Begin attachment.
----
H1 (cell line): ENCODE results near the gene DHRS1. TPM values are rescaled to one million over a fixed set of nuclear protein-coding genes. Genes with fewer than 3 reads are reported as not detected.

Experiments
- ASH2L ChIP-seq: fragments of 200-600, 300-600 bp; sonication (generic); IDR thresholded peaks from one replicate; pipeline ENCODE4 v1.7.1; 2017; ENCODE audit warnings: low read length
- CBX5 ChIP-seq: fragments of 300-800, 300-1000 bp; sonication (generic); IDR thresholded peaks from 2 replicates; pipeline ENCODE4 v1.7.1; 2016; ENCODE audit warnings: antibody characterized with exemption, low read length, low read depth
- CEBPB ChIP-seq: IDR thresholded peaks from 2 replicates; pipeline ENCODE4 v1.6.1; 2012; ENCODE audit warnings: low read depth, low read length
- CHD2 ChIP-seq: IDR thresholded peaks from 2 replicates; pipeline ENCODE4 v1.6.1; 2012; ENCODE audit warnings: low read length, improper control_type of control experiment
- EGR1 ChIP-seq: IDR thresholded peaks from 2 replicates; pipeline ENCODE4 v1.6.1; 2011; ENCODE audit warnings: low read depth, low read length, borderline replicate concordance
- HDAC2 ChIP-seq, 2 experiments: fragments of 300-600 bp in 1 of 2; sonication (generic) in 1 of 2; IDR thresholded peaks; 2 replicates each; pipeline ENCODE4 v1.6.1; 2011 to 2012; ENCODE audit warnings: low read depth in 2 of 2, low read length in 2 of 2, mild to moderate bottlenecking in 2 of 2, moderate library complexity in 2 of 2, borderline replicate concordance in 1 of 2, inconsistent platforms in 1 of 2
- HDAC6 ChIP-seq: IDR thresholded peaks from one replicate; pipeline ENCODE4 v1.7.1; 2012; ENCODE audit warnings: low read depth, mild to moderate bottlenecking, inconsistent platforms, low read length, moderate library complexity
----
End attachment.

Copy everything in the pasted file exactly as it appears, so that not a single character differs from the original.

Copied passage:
H1 (cell line): ENCODE results near the gene DHRS1. TPM values are rescaled to one million over a fixed set of nuclear protein-coding genes. Genes with fewer than 3 reads are reported as not detected.

Experiments
- ASH2L ChIP-seq: fragments of 200-600, 300-600 bp; sonication (generic); IDR thresholded peaks from one replicate; pipeline ENCODE4 v1.7.1; 2017; ENCODE audit warnings: low read length
- CBX5 ChIP-seq: fragments of 300-800, 300-1000 bp; sonication (generic); IDR thresholded peaks from 2 replicates; pipeline ENCODE4 v1.7.1; 2016; ENCODE audit warnings: antibody characterized with exemption, low read length, low read depth
- CEBPB ChIP-seq: IDR thresholded peaks from 2 replicates; pipeline ENCODE4 v1.6.1; 2012; ENCODE audit warnings: low read depth, low read length
- CHD2 ChIP-seq: IDR thresholded peaks from 2 replicates; pipeline ENCODE4 v1.6.1; 2012; ENCODE audit warnings: low read length, improper control_type of control experiment
- EGR1 ChIP-seq: IDR thresholded peaks from 2 replicates; pipeline ENCODE4 v1.6.1; 2011; ENCODE audit warnings: low read depth, low read length, borderline replicate concordance
- HDAC2 ChIP-seq, 2 experiments: fragments of 300-600 bp in 1 of 2; sonication (generic) in 1 of 2; IDR thresholded peaks; 2 replicates each; pipeline ENCODE4 v1.6.1; 2011 to 2012; ENCODE audit warnings: low read depth in 2 of 2, low read length in 2 of 2, mild to moderate bottlenecking in 2 of 2, moderate library complexity in 2 of 2, borderline replicate concordance in 1 of 2, inconsistent platforms in 1 of 2
- HDAC6 ChIP-seq: IDR thresholded peaks from one replicate; pipeline ENCODE4 v1.7.1; 2012; ENCODE audit warnings: low read depth, mild to moderate bottlenecking, inconsistent platforms, low read length, moderate library complexity